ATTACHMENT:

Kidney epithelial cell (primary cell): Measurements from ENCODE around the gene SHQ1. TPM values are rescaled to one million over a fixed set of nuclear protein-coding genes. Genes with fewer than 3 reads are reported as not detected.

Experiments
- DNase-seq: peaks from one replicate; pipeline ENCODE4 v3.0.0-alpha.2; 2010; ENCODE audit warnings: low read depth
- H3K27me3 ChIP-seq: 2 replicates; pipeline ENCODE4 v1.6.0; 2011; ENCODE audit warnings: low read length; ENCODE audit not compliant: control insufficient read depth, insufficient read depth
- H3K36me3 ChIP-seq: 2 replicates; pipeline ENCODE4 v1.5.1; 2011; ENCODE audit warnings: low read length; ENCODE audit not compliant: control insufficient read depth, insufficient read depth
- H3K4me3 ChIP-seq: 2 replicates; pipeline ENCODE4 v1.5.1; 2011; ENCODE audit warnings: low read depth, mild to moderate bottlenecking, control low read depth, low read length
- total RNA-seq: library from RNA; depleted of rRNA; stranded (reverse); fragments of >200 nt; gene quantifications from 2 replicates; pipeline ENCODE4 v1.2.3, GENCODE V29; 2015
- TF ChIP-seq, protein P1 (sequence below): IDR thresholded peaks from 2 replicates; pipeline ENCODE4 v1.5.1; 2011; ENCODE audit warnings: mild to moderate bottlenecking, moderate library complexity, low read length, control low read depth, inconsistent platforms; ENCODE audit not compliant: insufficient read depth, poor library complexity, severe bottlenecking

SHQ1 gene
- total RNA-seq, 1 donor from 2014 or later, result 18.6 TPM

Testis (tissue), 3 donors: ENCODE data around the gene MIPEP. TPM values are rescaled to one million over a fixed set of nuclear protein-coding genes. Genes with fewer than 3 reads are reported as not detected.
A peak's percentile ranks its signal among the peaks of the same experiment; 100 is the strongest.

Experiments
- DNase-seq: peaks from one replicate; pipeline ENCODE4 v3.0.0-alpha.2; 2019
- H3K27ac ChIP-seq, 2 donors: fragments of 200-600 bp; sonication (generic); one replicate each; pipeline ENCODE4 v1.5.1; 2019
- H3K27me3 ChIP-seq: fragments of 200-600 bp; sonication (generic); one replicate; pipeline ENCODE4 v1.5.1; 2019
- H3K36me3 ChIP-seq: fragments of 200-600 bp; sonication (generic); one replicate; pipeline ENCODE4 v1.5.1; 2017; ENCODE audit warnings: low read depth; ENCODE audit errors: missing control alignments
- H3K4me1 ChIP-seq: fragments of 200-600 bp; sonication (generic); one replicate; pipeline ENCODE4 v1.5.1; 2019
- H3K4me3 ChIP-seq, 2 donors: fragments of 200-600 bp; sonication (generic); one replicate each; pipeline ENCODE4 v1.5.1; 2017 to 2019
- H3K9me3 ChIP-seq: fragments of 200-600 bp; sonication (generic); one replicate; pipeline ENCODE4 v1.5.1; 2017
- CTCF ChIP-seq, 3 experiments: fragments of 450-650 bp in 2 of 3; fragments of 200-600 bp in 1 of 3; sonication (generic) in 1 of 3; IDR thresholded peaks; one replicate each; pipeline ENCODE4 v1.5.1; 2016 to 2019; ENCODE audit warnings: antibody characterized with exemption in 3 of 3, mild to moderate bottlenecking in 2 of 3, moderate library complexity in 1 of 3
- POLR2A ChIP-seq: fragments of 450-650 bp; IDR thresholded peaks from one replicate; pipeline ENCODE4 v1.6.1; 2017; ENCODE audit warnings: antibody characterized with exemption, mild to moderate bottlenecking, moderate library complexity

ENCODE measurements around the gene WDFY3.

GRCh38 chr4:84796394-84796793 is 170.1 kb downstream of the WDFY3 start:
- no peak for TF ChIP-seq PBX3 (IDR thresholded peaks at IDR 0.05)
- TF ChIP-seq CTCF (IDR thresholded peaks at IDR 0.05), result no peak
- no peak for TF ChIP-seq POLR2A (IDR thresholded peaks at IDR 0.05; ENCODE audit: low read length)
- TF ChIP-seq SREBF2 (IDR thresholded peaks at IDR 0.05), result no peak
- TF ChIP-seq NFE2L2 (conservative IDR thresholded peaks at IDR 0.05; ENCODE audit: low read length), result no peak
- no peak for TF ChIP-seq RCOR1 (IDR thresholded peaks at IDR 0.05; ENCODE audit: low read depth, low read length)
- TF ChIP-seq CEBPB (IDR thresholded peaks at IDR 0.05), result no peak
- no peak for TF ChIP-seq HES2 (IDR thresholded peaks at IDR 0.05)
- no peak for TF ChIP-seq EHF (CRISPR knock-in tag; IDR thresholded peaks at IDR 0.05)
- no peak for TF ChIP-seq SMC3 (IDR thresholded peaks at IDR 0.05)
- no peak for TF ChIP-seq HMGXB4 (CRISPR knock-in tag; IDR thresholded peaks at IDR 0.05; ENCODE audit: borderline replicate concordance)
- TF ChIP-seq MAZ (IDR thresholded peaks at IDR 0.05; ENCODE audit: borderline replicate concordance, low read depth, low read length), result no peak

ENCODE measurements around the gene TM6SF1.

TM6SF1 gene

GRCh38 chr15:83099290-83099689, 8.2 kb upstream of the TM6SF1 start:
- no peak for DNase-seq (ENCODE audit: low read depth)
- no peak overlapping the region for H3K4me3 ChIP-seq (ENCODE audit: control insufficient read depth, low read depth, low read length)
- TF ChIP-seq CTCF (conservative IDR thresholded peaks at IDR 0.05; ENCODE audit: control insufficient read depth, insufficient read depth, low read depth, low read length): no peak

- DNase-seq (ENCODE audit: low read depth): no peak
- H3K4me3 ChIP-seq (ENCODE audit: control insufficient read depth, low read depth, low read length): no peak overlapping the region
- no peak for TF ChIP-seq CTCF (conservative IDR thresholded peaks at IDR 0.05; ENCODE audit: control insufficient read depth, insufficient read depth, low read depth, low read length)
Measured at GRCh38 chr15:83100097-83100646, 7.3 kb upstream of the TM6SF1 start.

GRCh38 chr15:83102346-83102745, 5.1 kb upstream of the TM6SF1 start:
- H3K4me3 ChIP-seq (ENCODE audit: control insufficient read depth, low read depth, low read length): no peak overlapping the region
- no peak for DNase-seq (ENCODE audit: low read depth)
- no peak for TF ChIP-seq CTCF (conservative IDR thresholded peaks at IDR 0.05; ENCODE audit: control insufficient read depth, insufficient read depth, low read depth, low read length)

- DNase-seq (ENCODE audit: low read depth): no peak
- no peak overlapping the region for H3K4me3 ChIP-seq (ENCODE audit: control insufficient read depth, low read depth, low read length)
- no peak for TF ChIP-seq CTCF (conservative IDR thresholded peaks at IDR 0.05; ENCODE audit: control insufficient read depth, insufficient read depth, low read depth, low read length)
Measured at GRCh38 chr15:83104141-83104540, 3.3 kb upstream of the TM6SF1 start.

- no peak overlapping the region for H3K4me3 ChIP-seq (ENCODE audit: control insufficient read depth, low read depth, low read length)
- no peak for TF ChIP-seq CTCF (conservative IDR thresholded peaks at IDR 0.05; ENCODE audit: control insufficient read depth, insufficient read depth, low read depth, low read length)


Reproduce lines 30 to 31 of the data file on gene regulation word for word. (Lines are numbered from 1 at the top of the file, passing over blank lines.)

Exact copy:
- no peak for TF ChIP-seq RCOR1 (IDR thresholded peaks at IDR 0.05; ENCODE audit: low read depth, low read length)
- TF ChIP-seq CEBPB (IDR thresholded peaks at IDR 0.05), result no peak